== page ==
The Family’s Guide to Supporting a Loved One in Recovery

In 2017, Kevin Simmers, a former narcotics officer, did everything he could to combat the opioid epidemic. He arrested many people who’d been struggling with addiction because that was his goal; but he was in for a major lesson. According to WAMU 88.5, at 18 years old, Kevin’s daughter began battling addiction, too – and suddenly, Kevin learned that it’s much more than simply putting away people who needed help. He stated,

“At Christmas we had a conversation. Her addiction had grown and she was now shooting up with heroin every day.”

Even after having had years of experience as a narcotics officer, Kevin learned through this experience just how complex the disease of addiction is. After a few brief attempts at treatment, his daughter passed away of a heroin overdose, and his heart shattered.

Addiction is a Family Disease

The National Council on Alcoholism and Drug Dependence (NCADD) explains that for family members, a series of ups and downs can affect nearly every aspect of their lives. The family system is disrupted when addiction is involved, because family members typically must take on new roles and responsibilities to make up for that of their loved one. Family members often go through a variety of stressful situations where it’s hard to determine what the most appropriate action would be – especially when that action directly affects their addicted loved one. In 2016, writer Howard Weiss-Tisman wrote about the stories of many family members who shared their experience via State of Recovery, an effort of VPR Radio to shed light on addiction and recovery. He stated,

“One woman’s not sure if she should continue supporting her son or cut him off. She’s worried that he’ll end up on the street, or worse. Another woman says her son is in a rehab clinic in Florida, and she’s hoping for the best. A third says she finally had to call the police when her son started stealing from her.”

Family members may experience a number of painful emotions and situations when their loved one is addicted, such as:

  •    Depression – because their loved one isn’t acting like their loved one; suddenly the person they thought they knew is completely different
  •    Anxiety – regarding how to act, how to handle situations and what to say to their loved one in order to convince them to seek help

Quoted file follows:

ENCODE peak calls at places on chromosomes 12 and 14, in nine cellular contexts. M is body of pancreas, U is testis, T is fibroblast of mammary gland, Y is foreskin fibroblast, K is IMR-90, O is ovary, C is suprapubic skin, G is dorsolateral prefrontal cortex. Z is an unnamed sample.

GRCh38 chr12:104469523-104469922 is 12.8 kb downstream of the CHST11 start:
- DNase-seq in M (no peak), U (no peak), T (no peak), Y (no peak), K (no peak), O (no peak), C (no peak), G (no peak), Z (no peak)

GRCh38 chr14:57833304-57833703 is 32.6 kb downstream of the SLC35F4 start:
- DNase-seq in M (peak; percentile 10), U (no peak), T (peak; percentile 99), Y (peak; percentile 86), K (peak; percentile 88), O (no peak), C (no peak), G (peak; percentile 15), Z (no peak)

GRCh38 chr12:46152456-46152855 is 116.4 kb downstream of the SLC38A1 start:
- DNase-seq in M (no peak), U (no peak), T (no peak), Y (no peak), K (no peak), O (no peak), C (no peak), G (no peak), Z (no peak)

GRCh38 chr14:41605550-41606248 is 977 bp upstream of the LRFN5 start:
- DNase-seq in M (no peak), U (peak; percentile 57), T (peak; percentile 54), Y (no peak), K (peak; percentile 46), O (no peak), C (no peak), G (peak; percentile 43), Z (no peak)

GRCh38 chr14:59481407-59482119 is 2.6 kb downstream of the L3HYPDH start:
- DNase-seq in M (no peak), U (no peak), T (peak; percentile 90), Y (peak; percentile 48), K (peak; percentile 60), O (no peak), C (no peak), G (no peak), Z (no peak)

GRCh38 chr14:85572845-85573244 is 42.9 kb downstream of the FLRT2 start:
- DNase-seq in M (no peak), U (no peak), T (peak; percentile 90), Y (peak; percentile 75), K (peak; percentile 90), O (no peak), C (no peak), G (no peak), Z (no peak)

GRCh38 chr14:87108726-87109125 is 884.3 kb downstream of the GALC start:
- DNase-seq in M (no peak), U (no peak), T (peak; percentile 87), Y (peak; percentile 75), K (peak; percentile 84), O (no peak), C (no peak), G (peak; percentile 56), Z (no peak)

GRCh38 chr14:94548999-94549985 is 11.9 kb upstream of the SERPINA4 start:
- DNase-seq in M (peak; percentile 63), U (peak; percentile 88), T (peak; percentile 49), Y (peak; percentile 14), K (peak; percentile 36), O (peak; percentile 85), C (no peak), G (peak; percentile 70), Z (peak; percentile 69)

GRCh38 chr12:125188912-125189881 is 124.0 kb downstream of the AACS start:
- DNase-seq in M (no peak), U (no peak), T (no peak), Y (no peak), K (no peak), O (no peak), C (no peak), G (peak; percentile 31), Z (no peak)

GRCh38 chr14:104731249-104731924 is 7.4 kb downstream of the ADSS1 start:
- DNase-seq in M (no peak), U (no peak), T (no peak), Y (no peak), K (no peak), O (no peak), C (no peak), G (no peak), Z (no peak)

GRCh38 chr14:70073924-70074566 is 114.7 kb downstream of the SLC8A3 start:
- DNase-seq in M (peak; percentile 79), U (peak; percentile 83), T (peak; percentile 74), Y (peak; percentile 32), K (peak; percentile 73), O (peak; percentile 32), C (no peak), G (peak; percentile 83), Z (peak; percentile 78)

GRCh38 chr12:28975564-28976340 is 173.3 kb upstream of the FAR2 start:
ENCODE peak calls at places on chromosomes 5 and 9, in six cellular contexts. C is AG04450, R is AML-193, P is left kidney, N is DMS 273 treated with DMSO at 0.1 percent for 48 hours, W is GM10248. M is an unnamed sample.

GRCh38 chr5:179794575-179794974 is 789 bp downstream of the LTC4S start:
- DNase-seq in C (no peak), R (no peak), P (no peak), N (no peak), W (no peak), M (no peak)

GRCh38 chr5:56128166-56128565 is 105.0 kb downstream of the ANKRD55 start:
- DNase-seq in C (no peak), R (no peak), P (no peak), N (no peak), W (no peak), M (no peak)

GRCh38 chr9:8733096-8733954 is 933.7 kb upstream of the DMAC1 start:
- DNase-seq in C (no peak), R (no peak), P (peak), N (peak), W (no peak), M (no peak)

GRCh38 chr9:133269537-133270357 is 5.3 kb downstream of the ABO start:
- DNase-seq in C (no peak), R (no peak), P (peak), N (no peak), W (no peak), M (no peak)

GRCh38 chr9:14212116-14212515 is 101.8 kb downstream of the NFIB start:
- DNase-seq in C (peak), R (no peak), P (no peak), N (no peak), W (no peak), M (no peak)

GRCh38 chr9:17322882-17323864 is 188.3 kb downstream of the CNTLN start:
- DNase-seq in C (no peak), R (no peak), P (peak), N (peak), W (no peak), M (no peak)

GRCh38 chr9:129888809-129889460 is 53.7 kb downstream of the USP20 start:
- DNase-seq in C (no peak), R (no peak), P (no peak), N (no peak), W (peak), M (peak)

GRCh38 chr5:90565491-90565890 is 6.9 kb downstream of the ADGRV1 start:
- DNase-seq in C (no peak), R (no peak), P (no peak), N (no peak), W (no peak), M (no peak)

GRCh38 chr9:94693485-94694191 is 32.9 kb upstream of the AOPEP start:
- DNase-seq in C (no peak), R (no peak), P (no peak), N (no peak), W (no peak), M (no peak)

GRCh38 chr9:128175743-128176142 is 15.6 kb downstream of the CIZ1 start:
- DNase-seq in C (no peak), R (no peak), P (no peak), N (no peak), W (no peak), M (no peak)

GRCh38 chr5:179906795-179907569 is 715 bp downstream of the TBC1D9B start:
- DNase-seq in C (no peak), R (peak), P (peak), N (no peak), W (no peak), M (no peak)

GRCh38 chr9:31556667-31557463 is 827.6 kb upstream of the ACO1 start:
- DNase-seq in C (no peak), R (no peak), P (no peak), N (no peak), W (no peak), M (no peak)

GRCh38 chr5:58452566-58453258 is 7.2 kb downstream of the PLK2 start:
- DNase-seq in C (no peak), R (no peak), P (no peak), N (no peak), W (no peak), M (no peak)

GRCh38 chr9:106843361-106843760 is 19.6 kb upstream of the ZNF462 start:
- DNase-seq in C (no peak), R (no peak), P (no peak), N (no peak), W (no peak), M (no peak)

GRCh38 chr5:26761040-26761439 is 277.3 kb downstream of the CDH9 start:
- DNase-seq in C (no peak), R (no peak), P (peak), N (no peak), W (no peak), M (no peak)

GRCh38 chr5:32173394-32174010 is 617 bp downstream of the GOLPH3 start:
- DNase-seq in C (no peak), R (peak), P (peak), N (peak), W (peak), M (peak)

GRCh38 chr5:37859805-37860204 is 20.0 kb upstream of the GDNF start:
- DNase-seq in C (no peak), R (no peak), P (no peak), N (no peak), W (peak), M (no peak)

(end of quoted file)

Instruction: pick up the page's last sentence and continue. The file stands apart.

•    Anger – with themselves and with their loved one for having to go through these upsetting situations
  •    Guilt – for feeling as though it’s their fault that their loved one is struggling with addiction. Typically thoughts with this are: “I should’ve been more involved in his/her life,“I didn’t tell them I loved them enough,” “I can’t believe I let them get this bad,” etc.
  •    Stress – between trying to manage their relationship with their addicted loved one, in addition to managing other responsibilities and attempting to keep the family dynamic afloat

Dr. Tian Dayton, an expert on addiction, explains that the dynamic of families becomes disturbed when addiction is involved; oftentimes, family members do not feel free to express themselves, and children may begin taking on added responsibilities in order to try and maintain the functionality of the family. Dr. Dayton mentioned several other effects that addiction can have on the family, such as:

  •    Genuine feelings become hidden under strategies for pleasing or withdrawing
  •    The family becomes organized around trying to manage the loved one’s addiction
  •    Unhealthy communication strategies may occur between family members as stress rises: yelling, withdrawing, criticizing and even domestic violence can enter the family situation if stress swells too far out of control
  •    Family members may feel they’re “walking on eggshells”
  •    Certain topics may stop being discussed as a family, especially if family members don’t want to confront the pain with one another
  •    Those family members who dare to confront the disease may be viewed as a “family traitor”

Writer Brian Neese from Alvernia University highlights several roles that family members may take when a loved one is addicted:

The Hero: This person tries desperately to make the family look good; they always seem “put together,” but they do not feel comfortable expressing how they feel with other members